Hundreds of children who escaped from Boko Haram captivity in the north-east are being tortured by the military, Amnesty International (AI) says in a report to commemorate Children’s Day on Wednesday.
Entitled ‘We dried our tears’, the 91-page report addressed the toll of the Boko Haram war on children, and also examined how the military’s detention and torture have compounded the suffering of the young ones.
According to AI, these children end up being displaced and are with no access to education.
“At worst, they are arbitrarily detained for years in military barracks, in conditions amounting to torture or other ill-treatment,” a statement by AI read.
“The UN told Amnesty International it has verified the release of 2,879 children from military detention since 2015, although it previously cited a higher figure of children detained between 2013 and 2019. These statistics are likely to be a vast underestimate, and the UN has said its access to military detention is restricted so it cannot provide the actual number of children detained in the context of the conflict.
“Most such detentions are unlawful; children are never charged or prosecuted for any crime and are denied the rights to access a lawyer, appear before a judge, or communicate with their families. The widespread unlawful detentions may amount to a crime against humanity.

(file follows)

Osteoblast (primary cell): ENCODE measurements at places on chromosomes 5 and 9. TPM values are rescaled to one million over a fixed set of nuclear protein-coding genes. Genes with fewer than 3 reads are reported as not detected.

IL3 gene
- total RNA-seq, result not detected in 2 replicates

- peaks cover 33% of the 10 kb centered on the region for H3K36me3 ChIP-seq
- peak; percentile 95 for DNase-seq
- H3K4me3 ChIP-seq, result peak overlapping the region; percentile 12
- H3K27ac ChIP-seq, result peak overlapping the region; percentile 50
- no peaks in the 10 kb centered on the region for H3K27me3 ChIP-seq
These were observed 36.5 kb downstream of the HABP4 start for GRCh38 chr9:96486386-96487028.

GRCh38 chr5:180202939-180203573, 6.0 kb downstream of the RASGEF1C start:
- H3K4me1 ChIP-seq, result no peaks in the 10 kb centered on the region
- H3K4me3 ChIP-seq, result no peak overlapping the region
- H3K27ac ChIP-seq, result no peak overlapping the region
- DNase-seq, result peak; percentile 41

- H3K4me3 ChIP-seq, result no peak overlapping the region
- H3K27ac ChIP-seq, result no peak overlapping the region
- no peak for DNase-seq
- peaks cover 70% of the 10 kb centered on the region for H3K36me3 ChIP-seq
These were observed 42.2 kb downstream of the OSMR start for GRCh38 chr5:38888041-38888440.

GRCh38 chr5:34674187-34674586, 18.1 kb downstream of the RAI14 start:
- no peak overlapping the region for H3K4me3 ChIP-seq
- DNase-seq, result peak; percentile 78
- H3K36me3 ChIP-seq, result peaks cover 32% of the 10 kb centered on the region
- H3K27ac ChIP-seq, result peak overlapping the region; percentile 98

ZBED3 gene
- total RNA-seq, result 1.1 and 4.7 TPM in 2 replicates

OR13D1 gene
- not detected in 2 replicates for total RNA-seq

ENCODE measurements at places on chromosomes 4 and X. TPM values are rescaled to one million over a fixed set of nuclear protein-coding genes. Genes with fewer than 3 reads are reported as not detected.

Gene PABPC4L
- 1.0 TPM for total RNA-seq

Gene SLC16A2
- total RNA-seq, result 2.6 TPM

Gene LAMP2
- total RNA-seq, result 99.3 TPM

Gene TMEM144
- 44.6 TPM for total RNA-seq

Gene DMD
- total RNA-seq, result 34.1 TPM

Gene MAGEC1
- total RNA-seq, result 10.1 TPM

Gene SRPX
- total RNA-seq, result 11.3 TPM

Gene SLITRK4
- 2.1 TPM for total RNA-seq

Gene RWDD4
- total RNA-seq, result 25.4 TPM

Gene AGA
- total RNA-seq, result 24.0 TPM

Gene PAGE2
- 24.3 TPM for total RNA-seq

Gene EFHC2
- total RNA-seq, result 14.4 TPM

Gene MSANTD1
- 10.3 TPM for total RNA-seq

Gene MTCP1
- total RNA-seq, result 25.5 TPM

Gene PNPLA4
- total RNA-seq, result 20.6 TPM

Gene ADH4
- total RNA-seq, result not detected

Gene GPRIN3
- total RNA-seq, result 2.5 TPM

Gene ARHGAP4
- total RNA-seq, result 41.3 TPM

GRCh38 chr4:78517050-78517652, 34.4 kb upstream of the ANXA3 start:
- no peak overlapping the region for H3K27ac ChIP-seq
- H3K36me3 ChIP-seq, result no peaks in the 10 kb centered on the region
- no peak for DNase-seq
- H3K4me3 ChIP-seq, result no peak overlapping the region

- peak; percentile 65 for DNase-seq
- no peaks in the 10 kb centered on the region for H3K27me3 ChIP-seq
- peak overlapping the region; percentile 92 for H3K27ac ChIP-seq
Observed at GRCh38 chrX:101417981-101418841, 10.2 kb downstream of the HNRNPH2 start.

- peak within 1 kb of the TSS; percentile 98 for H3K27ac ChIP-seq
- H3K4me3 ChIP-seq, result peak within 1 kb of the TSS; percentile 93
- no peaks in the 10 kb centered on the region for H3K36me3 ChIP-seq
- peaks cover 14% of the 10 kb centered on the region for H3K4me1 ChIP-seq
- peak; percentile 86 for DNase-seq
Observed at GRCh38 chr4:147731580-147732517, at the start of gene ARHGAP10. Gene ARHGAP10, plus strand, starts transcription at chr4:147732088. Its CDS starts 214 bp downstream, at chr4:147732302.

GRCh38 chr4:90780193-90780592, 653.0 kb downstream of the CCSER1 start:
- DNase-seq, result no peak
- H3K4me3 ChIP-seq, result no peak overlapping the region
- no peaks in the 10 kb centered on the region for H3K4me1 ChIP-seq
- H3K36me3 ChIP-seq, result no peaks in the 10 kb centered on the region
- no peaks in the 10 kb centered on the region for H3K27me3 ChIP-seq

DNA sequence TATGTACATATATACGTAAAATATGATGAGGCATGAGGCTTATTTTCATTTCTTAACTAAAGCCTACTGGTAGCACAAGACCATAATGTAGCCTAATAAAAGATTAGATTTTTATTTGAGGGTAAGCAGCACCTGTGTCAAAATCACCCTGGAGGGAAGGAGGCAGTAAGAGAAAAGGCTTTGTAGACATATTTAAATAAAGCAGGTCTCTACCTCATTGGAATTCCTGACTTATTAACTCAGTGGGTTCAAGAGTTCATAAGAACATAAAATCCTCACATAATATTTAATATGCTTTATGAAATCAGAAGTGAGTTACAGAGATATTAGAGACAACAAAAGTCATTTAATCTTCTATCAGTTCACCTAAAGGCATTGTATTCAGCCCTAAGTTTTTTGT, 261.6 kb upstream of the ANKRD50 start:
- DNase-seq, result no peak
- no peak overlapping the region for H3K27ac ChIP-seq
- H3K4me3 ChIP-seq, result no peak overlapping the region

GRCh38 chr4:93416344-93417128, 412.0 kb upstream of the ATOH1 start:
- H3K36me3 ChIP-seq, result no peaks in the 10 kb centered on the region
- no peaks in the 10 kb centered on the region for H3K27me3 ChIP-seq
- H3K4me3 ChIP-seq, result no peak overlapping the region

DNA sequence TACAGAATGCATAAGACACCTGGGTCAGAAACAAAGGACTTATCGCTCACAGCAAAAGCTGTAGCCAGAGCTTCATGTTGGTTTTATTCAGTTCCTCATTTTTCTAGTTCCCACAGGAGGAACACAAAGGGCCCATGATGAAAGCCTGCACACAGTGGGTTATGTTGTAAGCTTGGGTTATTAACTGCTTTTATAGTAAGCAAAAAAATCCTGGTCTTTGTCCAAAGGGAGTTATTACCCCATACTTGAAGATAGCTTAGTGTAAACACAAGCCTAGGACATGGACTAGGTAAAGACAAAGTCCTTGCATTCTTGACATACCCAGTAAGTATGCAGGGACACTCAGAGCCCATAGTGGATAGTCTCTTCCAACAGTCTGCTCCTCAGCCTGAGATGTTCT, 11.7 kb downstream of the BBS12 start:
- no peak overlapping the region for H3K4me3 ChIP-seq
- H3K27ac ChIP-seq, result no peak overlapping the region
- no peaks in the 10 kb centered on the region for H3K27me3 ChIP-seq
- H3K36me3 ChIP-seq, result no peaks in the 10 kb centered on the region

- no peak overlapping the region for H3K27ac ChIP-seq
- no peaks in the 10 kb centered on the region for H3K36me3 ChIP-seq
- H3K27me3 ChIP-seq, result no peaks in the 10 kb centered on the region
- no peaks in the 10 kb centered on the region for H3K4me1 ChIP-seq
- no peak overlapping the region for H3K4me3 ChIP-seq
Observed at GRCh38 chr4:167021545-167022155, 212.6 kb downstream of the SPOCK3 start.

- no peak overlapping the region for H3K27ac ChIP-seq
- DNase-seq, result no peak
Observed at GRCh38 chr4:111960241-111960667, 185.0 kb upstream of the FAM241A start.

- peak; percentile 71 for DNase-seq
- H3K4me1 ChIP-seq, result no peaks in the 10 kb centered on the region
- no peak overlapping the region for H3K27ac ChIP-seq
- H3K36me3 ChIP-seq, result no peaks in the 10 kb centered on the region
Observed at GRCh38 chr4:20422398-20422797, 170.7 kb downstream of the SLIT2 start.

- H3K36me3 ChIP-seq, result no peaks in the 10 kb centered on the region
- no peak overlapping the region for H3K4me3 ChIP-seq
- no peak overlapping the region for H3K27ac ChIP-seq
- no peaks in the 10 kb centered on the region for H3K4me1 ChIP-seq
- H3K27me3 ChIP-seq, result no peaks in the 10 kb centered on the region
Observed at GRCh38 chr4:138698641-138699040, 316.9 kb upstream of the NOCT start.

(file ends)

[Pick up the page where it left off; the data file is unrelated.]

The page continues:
“Almost everyone fleeing Boko Haram territory, including children, is ‘screened’ by the military and Civilian Joint Task Force – a process that, for many, involves torture until the person ‘confesses’ to affiliation with Boko Haram. Alleged Boko Haram members and supporters are transferred and held, often for months or years, in squalid conditions in detention centres including Giwa Barracks in Maiduguri and the Kainji military base in Niger state.
“Every former detainee interviewed offered consistent, highly specific descriptions of the conditions: extreme overcrowding; a lack of ventilation amid stifling heat; parasites everywhere; and urine and faeces on the floor, because of the lack of toilets. Although there have been some improvements in recent years, many former detainees, including children, also faced grossly inadequate access to water, food, and health care.”
AI said many children continue to be held in such conditions, even after mass releases in late 2019 and early 2020. It estimated that at least 10,000 people, including many children, have died in detention during the conflict.
A 14-year-old boy whom Boko Haram abducted as a young child before he fled and was placed in detention by the Nigerian military, reportedly said: “The conditions in Giwa are horrible. They could make you die. There’s no place to lie down… It’s hot, all your clothes were wet, like they put you in a river… Up to now, nobody has told me why I was taken there, what I did, why I was in detention. I wonder, why did I run from [Boko Haram]?”
AI said Nigeria must urgently address the matter or risk creating a lost generation.
“The past decade of bitter conflict between Nigeria’s military and Boko Haram has been an assault on childhood itself in Northeast Nigeria. The Nigerian authorities risk creating a lost generation unless they urgently address how the war has targeted and traumatised thousands of children,” Joanne Mariner, acting director of crisis response at AI, said.
John Enenche, the spokesperson for the Nigeria military, could not be reached for comment on the report. Also, Sagir Musa, army spokesperson, did not answer calls or respond to the message sent to his line